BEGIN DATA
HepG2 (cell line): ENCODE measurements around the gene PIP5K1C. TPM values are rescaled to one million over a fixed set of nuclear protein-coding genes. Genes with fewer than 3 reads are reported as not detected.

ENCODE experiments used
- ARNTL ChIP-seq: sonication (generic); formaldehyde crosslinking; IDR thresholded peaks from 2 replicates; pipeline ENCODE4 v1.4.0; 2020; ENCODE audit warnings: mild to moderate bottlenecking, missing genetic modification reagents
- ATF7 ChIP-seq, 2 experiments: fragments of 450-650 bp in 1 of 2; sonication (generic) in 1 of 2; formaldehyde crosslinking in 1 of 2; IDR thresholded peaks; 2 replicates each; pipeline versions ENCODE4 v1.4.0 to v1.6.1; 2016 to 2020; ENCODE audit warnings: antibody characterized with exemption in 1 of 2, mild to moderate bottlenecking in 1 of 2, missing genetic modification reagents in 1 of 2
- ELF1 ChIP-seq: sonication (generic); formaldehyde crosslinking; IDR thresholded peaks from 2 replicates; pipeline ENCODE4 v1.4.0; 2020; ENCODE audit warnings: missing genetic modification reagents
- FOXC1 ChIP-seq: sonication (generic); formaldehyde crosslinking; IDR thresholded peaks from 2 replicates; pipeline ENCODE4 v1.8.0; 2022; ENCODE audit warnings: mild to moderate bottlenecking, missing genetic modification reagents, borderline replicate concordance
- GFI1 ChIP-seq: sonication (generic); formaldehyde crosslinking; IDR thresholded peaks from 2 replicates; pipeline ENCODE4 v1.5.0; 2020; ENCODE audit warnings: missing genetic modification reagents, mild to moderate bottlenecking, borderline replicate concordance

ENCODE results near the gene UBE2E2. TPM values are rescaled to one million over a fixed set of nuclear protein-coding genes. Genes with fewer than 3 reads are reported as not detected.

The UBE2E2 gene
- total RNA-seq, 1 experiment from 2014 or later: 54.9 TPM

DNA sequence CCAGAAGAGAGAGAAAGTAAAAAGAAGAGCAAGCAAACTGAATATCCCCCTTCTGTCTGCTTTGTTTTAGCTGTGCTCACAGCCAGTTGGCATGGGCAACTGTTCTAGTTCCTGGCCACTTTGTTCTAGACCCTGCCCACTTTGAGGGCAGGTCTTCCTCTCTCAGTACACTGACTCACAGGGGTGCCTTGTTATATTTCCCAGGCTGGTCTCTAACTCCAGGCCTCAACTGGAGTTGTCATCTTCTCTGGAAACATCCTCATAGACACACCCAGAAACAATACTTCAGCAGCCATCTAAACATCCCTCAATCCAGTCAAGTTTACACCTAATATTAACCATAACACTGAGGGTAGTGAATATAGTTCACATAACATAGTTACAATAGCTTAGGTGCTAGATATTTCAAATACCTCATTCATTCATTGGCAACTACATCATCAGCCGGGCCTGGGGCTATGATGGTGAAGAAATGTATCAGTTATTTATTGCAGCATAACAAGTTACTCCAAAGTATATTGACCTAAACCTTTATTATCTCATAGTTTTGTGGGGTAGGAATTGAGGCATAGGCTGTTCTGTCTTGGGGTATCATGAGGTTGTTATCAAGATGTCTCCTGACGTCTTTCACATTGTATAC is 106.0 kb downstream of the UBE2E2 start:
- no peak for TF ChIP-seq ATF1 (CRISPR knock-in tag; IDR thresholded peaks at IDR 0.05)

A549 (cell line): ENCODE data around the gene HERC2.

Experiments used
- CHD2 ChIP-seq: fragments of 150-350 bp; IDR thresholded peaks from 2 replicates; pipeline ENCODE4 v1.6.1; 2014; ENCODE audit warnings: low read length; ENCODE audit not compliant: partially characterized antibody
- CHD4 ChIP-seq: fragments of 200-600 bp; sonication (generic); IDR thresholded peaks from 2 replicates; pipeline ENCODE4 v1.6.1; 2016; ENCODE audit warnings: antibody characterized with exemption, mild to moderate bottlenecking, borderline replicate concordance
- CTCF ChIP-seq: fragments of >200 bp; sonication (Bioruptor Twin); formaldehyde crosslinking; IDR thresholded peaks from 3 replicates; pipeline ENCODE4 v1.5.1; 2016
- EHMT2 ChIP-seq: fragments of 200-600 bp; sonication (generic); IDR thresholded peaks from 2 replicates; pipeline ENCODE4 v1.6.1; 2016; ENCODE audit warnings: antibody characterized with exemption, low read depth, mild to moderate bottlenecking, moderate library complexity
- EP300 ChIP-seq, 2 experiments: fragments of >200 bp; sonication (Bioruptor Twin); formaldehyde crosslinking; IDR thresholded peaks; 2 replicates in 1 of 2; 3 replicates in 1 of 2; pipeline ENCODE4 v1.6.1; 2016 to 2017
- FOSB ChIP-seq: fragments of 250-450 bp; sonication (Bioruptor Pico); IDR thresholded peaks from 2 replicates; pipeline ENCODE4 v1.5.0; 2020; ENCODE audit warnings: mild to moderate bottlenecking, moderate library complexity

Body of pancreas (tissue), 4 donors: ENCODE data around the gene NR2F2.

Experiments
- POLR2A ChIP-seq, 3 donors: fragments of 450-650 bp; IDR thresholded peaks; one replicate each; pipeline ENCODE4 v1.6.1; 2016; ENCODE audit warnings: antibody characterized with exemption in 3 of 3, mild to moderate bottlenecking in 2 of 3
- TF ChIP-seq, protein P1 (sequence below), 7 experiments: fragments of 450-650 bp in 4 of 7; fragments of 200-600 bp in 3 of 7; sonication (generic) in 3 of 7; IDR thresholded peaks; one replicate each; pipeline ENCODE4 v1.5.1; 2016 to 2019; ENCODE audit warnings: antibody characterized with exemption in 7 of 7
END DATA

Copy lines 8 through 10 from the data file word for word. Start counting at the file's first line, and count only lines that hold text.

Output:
ENCODE results near the gene UBE2E2. TPM values are rescaled to one million over a fixed set of nuclear protein-coding genes. Genes with fewer than 3 reads are reported as not detected.

The UBE2E2 gene
- total RNA-seq, 1 experiment from 2014 or later: 54.9 TPM